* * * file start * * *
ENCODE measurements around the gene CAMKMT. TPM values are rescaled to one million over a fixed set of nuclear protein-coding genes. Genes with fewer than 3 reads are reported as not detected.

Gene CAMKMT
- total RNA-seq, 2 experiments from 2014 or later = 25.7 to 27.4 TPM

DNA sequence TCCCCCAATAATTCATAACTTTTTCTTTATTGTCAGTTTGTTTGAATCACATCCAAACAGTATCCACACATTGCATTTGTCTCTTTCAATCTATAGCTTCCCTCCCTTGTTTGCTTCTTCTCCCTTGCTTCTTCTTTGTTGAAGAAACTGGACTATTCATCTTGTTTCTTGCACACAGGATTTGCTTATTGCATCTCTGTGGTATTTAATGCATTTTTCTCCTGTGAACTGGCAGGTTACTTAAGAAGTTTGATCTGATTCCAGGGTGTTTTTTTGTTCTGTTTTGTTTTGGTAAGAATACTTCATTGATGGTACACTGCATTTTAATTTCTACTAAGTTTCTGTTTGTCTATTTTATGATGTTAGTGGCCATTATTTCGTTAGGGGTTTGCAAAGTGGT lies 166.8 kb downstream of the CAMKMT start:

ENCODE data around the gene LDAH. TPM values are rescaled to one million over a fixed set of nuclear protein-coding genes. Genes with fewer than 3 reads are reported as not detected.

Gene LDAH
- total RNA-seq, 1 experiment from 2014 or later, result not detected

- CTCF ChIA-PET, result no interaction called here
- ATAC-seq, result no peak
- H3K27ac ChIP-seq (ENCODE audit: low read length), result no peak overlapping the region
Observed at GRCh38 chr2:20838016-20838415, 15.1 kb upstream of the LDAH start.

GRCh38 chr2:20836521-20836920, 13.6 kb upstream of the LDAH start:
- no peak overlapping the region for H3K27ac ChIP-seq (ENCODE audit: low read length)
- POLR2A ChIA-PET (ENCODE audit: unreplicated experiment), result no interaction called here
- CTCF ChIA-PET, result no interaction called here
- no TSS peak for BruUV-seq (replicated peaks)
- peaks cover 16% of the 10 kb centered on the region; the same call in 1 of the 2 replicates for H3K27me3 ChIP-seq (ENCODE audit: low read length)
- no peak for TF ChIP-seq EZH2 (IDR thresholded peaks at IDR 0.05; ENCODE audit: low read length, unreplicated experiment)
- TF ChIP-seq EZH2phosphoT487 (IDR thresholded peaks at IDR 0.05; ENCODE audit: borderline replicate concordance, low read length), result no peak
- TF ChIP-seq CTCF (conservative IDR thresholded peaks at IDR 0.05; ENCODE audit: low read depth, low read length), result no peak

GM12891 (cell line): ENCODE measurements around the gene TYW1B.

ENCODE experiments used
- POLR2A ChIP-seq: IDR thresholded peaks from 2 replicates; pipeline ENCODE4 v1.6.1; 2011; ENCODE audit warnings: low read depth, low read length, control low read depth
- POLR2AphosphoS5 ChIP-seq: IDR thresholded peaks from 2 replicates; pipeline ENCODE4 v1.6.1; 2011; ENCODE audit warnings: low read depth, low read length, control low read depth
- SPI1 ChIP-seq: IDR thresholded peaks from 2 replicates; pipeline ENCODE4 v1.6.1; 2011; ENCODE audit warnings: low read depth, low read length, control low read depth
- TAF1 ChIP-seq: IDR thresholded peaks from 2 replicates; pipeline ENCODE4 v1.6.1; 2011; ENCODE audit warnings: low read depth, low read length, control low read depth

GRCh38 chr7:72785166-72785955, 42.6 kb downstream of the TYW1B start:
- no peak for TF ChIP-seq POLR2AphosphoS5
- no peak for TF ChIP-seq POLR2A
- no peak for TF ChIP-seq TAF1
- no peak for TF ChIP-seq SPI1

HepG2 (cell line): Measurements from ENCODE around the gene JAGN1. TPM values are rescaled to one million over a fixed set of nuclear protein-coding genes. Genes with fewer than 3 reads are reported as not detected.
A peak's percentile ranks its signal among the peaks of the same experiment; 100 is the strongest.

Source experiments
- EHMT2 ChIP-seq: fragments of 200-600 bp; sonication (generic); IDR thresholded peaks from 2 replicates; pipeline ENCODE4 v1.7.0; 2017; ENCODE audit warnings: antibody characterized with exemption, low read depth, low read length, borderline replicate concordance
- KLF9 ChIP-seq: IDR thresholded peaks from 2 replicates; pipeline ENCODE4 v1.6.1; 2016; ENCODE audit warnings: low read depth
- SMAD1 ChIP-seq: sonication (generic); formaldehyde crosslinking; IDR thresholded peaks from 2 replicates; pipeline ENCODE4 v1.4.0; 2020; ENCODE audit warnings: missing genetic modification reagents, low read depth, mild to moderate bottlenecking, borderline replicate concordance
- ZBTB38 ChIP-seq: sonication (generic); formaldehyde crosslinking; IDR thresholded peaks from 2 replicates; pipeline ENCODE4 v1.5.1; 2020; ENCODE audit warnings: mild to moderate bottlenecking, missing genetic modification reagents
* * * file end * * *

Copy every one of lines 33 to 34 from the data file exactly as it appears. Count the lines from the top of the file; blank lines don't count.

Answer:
A peak's percentile ranks its signal among the peaks of the same experiment; 100 is the strongest.

Source experiments